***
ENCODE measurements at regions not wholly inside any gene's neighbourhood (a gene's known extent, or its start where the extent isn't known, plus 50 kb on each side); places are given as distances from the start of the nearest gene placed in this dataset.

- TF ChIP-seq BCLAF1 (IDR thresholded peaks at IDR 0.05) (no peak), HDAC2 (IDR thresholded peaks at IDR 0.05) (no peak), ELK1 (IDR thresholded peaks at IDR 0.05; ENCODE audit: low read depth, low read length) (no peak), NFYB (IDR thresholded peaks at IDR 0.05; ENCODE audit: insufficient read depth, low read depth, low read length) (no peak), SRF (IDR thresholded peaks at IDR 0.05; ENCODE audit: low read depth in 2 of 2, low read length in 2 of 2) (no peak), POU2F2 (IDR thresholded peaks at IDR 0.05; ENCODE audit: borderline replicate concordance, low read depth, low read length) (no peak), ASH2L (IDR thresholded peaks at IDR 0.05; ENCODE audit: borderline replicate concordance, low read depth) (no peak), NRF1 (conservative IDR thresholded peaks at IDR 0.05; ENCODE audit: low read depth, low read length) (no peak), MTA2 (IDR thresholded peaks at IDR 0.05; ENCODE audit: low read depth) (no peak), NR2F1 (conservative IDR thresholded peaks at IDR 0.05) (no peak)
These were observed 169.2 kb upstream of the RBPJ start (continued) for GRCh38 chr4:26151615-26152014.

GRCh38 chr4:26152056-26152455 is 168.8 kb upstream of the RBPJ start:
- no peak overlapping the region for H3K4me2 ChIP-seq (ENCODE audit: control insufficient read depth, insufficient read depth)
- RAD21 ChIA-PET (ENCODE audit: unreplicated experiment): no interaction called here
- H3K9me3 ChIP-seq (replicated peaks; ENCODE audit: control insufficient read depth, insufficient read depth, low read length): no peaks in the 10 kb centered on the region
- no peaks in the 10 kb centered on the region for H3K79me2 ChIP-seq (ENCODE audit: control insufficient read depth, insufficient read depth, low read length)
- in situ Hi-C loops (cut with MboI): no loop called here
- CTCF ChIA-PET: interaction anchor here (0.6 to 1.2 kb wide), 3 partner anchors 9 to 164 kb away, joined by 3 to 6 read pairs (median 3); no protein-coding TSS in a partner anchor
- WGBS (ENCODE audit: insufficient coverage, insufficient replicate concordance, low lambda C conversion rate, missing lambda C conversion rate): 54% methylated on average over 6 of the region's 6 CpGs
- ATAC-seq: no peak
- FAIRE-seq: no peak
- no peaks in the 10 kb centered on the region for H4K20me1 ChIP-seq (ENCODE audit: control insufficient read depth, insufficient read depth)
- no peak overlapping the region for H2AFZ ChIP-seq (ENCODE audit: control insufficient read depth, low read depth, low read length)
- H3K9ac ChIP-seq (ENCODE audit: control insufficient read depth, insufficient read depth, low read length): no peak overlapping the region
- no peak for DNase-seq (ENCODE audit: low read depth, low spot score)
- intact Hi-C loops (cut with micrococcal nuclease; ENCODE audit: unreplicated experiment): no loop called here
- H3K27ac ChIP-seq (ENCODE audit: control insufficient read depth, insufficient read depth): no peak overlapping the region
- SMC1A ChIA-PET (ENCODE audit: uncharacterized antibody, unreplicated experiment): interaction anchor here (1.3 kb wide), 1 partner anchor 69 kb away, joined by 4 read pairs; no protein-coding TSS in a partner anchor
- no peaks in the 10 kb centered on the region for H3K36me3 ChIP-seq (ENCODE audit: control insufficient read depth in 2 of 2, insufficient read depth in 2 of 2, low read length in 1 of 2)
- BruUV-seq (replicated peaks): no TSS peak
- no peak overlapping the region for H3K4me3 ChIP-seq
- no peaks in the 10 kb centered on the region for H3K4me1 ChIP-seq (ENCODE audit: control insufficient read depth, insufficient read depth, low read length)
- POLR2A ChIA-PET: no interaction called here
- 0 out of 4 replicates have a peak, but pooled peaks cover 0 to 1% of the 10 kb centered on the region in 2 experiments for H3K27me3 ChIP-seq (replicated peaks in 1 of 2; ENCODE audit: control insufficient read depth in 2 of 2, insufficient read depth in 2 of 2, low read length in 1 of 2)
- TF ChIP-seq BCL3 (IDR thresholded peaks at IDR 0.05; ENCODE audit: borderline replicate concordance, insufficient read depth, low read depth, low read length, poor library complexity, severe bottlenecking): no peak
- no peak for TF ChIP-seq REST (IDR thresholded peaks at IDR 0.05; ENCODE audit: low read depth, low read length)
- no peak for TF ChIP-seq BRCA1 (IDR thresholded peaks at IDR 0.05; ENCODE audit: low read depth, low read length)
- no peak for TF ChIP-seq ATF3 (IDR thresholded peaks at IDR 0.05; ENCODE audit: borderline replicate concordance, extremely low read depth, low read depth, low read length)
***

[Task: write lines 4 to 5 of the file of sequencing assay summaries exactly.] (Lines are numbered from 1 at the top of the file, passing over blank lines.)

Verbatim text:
GRCh38 chr4:26152056-26152455 is 168.8 kb upstream of the RBPJ start:
- no peak overlapping the region for H3K4me2 ChIP-seq (ENCODE audit: control insufficient read depth, insufficient read depth)